Intraductal papillary carcinoma is one of the architectural patterns of DCIS and must be clearly differentiated from benign or atypical papillomas. It may occur together with other patterns of DCIS, such as micropapillary and cribriform patterns, but comedo-type necrosis is uncommon with intraductal papillary carcinoma. Histologically, intraductal papillary carcinoma is usually unrelated to the presence of intraductal papilloma(s), and is not thought to arise from papillomas.

The diagnostic term for larger intracystic papillary carcinomas has changed to encapsulated papillary carcinoma because the fibrous capsule that surrounds these lesions usually lacks a myoepithelial cell layer [31]. The question of whether an encapsulated papillary carcinoma represents an in situ lesion or an indolent form of invasive papillary carcinoma has not been resolved [32]. However, the diagnosis of frankly invasive carcinoma can only be made if invasion is present outside the fibrous capsule. If not, encapsulated papillary carcinoma should be staged as papillary carcinoma in situ, and has an excellent prognosis. Regional lymph-node metastases occur only rarely without evidence of invasion.

Another form of sharply circumscribed, and frequently non-invasive papillary carcinoma is solid papillary carcinoma, but, in contrast to encapsulated papillary carcinoma, this tumor is usually composed of multiple adjacent nodules, and the papillary nature may not be readily apparent because of its predominantly solid growth patterns. Diagnostic criteria include the presence of small, monotonous cells with hyperchromatic nuclei that may show neuroendocrine or mucinous differentiation [33]. Generally, the prognosis is good, and when a surrounding myoepithelial cell layer is present, the tumor is classified as an in situ carcinoma.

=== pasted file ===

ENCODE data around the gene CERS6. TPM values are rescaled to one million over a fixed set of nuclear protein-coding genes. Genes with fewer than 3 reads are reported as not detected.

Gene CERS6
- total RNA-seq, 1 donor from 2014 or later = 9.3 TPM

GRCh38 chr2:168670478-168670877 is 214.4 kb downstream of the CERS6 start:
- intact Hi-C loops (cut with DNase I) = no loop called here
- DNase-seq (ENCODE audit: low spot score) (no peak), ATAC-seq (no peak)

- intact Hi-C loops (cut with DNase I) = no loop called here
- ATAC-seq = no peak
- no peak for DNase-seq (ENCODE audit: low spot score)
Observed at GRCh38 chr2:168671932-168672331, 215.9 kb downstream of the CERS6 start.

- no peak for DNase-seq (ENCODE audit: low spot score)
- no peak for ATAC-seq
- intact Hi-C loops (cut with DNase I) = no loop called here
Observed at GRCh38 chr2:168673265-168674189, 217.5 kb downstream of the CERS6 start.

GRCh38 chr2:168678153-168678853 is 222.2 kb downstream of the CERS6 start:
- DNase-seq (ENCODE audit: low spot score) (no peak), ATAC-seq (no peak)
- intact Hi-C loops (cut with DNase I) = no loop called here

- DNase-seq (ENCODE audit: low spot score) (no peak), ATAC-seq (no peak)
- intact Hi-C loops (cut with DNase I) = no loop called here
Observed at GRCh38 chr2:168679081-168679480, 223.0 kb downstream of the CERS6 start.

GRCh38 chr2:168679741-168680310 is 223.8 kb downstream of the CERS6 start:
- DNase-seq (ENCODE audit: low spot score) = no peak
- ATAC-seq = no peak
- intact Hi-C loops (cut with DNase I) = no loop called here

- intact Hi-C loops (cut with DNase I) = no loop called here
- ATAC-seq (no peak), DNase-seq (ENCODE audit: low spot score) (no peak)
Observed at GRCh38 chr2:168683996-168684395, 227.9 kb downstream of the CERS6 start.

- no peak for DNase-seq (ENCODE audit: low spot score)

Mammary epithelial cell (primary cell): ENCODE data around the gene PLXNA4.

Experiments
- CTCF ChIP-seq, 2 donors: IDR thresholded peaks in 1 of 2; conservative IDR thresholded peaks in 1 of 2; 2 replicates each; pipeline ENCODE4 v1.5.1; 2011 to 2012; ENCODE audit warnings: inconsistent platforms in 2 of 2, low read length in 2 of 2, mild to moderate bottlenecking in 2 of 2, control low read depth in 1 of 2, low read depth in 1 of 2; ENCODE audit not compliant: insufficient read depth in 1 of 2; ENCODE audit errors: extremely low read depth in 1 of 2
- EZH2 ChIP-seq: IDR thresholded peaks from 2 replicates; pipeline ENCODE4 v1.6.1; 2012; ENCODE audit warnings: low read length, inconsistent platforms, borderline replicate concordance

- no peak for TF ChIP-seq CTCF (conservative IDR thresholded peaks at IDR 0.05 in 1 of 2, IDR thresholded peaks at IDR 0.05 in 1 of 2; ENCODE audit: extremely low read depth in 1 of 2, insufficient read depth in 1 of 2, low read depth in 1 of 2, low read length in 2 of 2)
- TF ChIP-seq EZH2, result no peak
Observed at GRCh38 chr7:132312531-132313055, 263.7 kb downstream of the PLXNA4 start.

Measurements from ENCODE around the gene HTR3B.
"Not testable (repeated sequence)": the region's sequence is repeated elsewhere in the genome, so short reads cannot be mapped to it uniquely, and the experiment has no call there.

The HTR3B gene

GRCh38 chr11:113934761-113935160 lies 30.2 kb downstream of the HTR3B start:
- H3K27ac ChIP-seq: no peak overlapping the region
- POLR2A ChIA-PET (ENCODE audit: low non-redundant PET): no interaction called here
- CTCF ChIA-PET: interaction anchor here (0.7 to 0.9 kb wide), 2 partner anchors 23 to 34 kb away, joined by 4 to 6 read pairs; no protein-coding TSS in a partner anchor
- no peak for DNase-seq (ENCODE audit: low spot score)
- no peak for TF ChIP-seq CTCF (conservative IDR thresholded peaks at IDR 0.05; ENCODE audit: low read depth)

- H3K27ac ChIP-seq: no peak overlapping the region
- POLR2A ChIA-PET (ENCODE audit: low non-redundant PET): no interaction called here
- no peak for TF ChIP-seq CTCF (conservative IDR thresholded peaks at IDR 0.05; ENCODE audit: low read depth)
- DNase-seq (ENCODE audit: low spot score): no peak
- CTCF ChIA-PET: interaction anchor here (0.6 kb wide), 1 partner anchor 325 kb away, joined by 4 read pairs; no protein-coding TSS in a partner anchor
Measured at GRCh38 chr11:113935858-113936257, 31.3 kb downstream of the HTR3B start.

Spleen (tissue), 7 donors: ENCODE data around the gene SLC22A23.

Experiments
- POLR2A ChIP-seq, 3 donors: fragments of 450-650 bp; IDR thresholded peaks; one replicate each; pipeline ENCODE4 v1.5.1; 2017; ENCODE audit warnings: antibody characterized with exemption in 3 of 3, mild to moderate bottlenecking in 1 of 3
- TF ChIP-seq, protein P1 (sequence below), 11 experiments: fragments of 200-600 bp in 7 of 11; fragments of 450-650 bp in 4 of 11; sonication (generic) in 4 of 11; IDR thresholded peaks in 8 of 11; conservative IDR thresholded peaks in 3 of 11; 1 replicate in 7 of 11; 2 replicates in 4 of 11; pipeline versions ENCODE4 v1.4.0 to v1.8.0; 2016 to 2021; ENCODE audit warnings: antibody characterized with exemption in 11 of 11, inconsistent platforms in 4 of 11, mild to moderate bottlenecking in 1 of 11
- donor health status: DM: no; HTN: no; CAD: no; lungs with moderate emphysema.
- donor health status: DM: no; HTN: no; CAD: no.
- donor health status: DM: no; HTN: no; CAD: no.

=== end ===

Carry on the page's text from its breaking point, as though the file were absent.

Disclosure Statement

The authors declare that they have no competing interests.


References

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Author Contacts

Prof. Dr. Hans-Peter Sinn

Sektion für Gynäkologische Pathologie

Pathologisches Institut

Ruprecht-Karls-Universität Heidelberg

Im Neuenheimer Feld 224, 69120 Heidelberg, Germany

peter.sinn@med.uni-heidelberg.de


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References

  1. Lakhani S, Ellis I, Schnitt S, et al.: WHO Classification of Tumours of the Breast, 4th ed. Lyon, IARC Press, 2012.
  2. Tavassoli FA, Devilee P (eds): Pathology and Genetics of Tumours of the Breast and Female Genital Organs. Lyon, IARC Press, 2003.
  3. Orvieto E, Maiorano E, Bottiglieri L, et al.: Clinico-pathologic characteristics of invasive lobular carcinoma of the breast: results of an analysis of 530 cases from a single institution. Cancer 2008;113:1511-1520.
  4. Talman ML, Jensen MB, Rank F: Invasive lobular breast cancer. Prognostic significance of histological malignancy grading. Acta Oncol 2007;46:803-809.
  5. Rakha EA, Aleskandarany M, El-Sayed ME, et al.: The prognostic significance of inflammation and medullary histological type in invasive carcinoma of the breast. Eur J Cancer 2009;45:1780-1787.
  6. Rody A, Karn T, Liedtke C, et al.: A clinically relevant gene signature in triple negative and basal-like breast cancer. Breast Cancer Res 2011;13:R97.
  7. Lee H, Jung SY, Ro JY, et al.: Metaplastic breast cancer: Clinicopathological features and its prognosis. J Clin Pathol 2012;65:441-446.
  8. Abati AD, Kimmel M, Rosen PP: Apocrine mammary carcinoma. A clinicopathologic study of 72 cases. Am J Clin Pathol 1990;94:371-377.
  9. Niemeier LA, Dabbs DJ, Beriwal S, et al.: Androgen receptor in breast cancer: Expression in estrogen receptor-positive tumors and in estrogen receptor-negative tumors with apocrine differentiation. Mod Pathol 2010;23:205-212.
  10. Weigelt B, Horlings HM, Kreike B, et al.: Refinement of breast cancer classification by molecular characterization of histological special types. J Pathol 2008;216:141-150.